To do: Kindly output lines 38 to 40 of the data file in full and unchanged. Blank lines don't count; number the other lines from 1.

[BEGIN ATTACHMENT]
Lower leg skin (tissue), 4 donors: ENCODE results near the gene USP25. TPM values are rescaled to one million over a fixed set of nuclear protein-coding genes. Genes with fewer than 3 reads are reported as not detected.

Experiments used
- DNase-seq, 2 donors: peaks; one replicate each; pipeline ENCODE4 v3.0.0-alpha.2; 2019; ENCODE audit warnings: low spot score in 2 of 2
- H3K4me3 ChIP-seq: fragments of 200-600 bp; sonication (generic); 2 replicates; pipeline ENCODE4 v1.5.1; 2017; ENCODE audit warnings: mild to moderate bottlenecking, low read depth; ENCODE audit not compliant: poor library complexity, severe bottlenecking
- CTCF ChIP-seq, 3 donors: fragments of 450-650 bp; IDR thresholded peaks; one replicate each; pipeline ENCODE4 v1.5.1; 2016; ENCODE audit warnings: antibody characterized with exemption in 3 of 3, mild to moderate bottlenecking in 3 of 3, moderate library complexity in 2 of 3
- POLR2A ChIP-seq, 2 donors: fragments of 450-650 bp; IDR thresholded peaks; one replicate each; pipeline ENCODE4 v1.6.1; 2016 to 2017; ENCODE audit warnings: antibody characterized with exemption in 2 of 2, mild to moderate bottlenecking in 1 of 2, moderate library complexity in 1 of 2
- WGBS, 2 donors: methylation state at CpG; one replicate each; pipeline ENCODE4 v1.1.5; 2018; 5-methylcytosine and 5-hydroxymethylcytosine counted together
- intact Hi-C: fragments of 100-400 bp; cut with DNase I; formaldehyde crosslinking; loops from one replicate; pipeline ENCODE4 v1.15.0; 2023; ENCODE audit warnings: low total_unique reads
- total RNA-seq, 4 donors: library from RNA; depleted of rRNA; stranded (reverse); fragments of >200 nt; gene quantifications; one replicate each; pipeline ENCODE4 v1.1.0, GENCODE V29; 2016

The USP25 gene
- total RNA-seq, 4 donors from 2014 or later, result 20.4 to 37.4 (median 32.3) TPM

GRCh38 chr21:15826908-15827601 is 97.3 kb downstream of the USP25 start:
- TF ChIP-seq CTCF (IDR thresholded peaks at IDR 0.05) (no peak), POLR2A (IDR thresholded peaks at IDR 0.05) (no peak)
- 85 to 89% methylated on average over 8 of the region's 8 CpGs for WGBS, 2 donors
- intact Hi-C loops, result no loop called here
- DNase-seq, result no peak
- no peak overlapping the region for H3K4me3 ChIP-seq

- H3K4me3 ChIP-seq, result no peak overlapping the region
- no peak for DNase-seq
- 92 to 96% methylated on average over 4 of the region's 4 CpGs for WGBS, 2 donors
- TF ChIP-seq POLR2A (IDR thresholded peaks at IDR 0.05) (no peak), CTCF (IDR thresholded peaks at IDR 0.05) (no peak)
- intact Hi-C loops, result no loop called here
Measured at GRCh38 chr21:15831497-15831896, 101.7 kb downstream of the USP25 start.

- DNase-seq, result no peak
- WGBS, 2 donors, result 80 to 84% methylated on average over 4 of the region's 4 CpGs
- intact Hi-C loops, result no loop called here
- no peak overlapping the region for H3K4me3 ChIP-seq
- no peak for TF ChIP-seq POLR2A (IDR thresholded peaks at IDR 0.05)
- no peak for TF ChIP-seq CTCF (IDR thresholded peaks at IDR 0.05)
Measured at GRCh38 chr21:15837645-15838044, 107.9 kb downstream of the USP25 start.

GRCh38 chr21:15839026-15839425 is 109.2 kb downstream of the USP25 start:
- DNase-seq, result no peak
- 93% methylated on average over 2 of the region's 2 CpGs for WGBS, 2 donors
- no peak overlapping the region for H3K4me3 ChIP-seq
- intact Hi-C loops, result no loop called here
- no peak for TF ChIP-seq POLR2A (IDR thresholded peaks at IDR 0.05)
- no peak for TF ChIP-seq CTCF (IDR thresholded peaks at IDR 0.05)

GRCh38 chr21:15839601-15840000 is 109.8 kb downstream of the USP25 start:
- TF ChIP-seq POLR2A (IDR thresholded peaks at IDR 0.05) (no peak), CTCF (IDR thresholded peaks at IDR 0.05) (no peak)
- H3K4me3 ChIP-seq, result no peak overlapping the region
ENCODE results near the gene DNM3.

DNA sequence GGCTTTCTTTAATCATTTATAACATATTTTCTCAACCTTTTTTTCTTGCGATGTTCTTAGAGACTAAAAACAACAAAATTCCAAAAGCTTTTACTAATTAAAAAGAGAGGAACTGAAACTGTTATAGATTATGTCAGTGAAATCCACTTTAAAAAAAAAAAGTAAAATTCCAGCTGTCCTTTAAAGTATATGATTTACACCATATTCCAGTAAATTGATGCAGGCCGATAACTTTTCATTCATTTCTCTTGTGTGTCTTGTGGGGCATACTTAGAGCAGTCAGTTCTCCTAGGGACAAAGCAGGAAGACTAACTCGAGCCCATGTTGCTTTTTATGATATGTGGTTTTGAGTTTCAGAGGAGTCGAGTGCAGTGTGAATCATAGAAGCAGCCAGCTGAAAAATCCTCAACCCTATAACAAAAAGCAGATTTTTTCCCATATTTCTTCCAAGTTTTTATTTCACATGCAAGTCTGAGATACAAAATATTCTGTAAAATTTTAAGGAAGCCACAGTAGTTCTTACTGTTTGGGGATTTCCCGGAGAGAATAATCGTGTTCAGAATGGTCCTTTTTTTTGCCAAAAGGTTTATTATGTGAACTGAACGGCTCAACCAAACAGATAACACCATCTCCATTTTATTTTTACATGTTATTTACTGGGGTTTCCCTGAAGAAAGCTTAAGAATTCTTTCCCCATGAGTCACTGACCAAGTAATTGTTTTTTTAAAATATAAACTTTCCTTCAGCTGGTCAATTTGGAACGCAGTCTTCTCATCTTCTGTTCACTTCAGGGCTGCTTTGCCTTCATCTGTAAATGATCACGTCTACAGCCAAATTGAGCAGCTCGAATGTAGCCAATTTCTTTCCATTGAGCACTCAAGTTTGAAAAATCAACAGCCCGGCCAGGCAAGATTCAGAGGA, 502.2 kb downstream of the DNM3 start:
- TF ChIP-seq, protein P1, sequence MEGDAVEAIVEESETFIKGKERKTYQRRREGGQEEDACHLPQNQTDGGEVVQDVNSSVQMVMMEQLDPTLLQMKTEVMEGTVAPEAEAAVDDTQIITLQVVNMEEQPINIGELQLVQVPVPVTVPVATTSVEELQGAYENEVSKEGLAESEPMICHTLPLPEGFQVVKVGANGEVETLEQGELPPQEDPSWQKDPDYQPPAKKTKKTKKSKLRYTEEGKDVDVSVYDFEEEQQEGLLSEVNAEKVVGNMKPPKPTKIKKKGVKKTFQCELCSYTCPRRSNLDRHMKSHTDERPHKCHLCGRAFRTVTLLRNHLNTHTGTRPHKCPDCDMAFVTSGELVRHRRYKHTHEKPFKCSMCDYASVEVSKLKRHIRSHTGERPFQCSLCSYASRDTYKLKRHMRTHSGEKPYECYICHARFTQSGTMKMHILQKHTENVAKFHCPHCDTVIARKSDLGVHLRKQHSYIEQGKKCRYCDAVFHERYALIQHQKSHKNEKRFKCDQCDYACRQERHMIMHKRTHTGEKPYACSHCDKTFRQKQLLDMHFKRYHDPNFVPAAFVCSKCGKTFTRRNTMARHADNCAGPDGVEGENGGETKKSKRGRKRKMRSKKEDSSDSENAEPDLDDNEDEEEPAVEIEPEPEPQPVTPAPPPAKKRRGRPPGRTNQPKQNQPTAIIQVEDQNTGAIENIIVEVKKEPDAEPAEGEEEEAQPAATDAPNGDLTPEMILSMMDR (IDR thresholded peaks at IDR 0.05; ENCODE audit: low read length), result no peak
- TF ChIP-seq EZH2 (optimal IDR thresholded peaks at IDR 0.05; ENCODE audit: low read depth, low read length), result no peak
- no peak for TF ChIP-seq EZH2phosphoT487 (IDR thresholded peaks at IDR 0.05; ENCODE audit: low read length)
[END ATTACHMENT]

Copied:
GRCh38 chr21:15839601-15840000 is 109.8 kb downstream of the USP25 start:
- TF ChIP-seq POLR2A (IDR thresholded peaks at IDR 0.05) (no peak), CTCF (IDR thresholded peaks at IDR 0.05) (no peak)
- H3K4me3 ChIP-seq, result no peak overlapping the region